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Postscript : Communists Find Life as Born-Again Bureaucrats


MOSCOW — An old Communist dies, and God and Satan argue over whether he should be redeemed. At last they agree to send the Communist for two weeks in hell, then two weeks in heaven, before deciding where he belongs.

Two weeks later, God comes out to the Pearly Gates and sees the devil has come alone.

' 'Where's the Communist?" asks God.

' 'He likes it where he is, he's staying with me," says the devil.

"A deal is a deal," thunders God. "Hand him over, you devil!"

"That's 'Comrade Devil' to you," retorts the fiend. "And anyway, there is no God."


Communism as an ideology deemed potent enough to convert the devil died long before the Soviet Union. But the Communist Party remained the world's largest organization for training political thinkers, economists, managers and leaders--and then placing them in command of a nation of 290 million.

Two years after the collapse of the Soviet Union, the roughly 600,000 remaining Communist Party members are viewed here as extremists. But with few exceptions, the one-sixth of the world's land mass that was the Soviet Union is still controlled by the 19 million influential alumni of the Soviet Communist Party.

Unlike most of Eastern Europe, where dissidents became presidents and swept away or even jailed the old guard, most of the Communist officials in the former Soviet Union still have their old jobs.

Their ranks include radical converted democrats such as Russian President Boris N. Yeltsin. But they also include armies of apparatchiks who were trained to command and control, not to liberate and deregulate. Rather than ideology, most of these functionaries are motivated by the desire to cling to the privileges and the power they gained from managing the state-run economy.

"They are obstructing the reforms right now," said Igor A. Kharichev, a Yeltsin administration deputy chief of staff. "There is sabotage within the bureaucracy."

Of the 15 former Soviet republics, 10 are run by high-ranking former Communist officials. Five of them once served in the Soviet Politburo.

Only three of the new leaders, Presidents Lennart Meri of Estonia, Levon Ter-Petrosyan of Armenia and Guntis Ulmanis of Latvia, never joined the Communist Party.

"The Communists never left the political arena," said Constantine V. Pleshakov, a historian at Moscow's prestigious Institute for the U.S.A. and Canada. "The former party apparatchiks are the most experienced administrators in this country. . .," Pleshakov added. "The so-called democrats have proved to be politically impotent."

In fact, since independence, three leaders with dissident credentials who had risen to power on a nationalist brand of anti-communism have been ousted and replaced by their republics' old Communist Party bosses.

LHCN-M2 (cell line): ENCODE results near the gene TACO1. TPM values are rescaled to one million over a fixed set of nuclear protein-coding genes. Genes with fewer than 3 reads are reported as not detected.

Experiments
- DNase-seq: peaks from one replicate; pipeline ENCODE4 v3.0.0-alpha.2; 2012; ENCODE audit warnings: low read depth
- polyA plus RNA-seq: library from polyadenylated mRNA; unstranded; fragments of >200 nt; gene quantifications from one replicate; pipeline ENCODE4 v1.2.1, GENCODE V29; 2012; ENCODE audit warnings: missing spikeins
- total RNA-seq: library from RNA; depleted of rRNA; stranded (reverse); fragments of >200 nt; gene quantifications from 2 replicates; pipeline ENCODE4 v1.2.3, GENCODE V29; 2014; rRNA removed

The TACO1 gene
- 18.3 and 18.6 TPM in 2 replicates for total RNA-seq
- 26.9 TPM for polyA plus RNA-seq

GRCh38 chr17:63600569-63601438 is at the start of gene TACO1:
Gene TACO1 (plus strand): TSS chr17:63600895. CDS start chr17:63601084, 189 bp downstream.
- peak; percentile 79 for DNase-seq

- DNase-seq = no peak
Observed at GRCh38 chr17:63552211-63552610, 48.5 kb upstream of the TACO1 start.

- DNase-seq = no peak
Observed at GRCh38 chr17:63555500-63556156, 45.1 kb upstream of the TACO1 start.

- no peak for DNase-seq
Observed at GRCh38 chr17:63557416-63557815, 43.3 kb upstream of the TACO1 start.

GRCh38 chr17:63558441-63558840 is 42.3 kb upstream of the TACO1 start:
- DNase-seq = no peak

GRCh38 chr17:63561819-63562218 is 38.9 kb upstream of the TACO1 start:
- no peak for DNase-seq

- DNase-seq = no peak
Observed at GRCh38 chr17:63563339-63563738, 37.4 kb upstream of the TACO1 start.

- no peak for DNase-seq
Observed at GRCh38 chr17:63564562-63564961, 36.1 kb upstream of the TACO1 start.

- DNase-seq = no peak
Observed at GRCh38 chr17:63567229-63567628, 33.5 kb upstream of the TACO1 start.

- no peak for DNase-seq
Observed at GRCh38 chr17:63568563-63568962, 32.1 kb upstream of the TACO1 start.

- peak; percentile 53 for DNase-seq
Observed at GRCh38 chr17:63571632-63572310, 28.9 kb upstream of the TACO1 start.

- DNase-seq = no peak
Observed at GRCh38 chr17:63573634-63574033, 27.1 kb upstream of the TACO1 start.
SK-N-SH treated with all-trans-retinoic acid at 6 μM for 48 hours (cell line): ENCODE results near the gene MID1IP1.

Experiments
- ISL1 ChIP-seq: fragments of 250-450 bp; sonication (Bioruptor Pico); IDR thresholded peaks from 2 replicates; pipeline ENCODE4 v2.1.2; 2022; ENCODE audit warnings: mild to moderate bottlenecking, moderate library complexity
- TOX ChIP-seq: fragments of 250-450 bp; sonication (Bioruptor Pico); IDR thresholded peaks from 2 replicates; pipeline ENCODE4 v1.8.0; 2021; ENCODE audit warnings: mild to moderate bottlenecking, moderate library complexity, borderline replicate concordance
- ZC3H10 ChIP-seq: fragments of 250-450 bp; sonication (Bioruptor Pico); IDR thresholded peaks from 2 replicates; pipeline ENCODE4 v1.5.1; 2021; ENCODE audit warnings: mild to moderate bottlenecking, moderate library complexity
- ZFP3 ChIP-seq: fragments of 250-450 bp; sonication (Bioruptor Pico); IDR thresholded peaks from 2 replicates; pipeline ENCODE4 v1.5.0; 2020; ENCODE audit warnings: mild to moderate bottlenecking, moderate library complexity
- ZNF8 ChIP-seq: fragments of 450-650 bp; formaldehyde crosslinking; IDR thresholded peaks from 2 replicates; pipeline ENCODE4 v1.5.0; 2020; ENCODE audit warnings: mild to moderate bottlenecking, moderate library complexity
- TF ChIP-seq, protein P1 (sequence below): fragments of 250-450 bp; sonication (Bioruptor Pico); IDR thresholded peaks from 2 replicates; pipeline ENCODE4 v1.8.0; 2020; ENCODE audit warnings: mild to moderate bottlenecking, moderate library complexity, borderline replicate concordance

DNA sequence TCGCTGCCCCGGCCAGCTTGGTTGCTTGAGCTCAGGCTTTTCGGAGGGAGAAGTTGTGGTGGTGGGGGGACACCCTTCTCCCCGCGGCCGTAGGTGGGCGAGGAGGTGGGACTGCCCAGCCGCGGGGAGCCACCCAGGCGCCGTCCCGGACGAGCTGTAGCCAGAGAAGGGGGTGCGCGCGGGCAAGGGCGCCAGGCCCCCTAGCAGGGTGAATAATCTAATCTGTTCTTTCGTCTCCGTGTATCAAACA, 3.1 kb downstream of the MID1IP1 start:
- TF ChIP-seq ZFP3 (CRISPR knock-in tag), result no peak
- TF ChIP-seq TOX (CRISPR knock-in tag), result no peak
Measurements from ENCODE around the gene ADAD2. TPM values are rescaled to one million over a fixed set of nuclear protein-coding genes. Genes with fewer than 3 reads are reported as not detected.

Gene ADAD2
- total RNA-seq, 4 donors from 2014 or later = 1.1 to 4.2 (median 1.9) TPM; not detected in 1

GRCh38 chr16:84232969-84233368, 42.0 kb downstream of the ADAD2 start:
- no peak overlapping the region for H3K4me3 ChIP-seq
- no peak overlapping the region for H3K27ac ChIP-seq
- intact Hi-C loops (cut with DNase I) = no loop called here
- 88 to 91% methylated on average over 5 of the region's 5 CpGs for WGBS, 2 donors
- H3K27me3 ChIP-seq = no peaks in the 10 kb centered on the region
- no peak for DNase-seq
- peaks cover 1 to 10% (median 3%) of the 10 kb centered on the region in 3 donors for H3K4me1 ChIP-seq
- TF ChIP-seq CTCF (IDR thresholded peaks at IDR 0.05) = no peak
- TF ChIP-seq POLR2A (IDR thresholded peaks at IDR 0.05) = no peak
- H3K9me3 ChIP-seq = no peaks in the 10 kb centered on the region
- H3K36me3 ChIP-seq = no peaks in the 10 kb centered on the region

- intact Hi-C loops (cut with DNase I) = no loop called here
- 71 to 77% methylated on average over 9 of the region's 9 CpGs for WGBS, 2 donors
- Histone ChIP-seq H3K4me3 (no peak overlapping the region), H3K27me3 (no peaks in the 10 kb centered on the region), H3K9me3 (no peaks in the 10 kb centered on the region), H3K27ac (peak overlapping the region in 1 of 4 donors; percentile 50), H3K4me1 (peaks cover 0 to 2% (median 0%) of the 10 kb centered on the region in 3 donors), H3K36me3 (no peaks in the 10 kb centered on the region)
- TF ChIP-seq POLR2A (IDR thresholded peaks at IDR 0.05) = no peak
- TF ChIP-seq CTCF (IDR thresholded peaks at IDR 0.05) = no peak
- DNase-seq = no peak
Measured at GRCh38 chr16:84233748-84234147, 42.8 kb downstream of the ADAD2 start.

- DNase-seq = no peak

Vytautas Z. Landsbergis, the music professor who led Lithuania to independence, lost his luster in 1992 when he presided over a 61% drop in the gross national product. In hopes that someone with more experience could make the economic train run on time, Lithuanians in February elected former Communist Party First Secretary Algirdas Brazauskas as president.

In Azerbaijan, the first democratically elected president, former dissident and scholar Abulfez Elchibey, came to be widely seen as a political weakling and an economic incompetent. Elchibey was also blamed for humiliating military losses in Azerbaijan's five-year war against the Armenians. He fled the capital during a coup in June and was replaced by an old-style Communist, Geidar Aliyev, 70.

Like Aliyev, Georgian President Eduard A. Shevardnadze, 65, had a classic Communist Party career that included a stint heading the local KGB. Like Aliyev, he also served in the Soviet Politburo, took over from discredited former dissidents and is trying to rescue a nation wounded by war and economic chaos.

But Brazauskas, Aliyev and Shevardnadze are turning out to be as different as Karl Marx, Adam Smith and Ronald Reagan.

Brazauskas has been described as a "closet social democrat." He was the first regional Communist leader to chart an independent course from Moscow, a man who tolerated--perhaps even respected--his opposition. He has declared full support for privatization of Lithuanian state property and for sweeping economic reform.

Aliyev, by contrast, was kicked out of the Politburo of former Soviet President Mikhail S. Gorbachev for opposing economic reform, or perestroika. Polls show him to be the most popular politician in Azerbaijan. But human rights activists say his short tenure has already been marked by press censorship and beatings of political opponents.

Shevardnadze, foreign minister under Gorbachev, was credited with helping to end the Cold War. Now his diplomatic skills are consumed with trying to end Georgia's civil war.

The vast differences among these three men show the dangers of categorizing the "old Commies" who are now being accused of trying to curb new freedoms and thwart free-market reforms.

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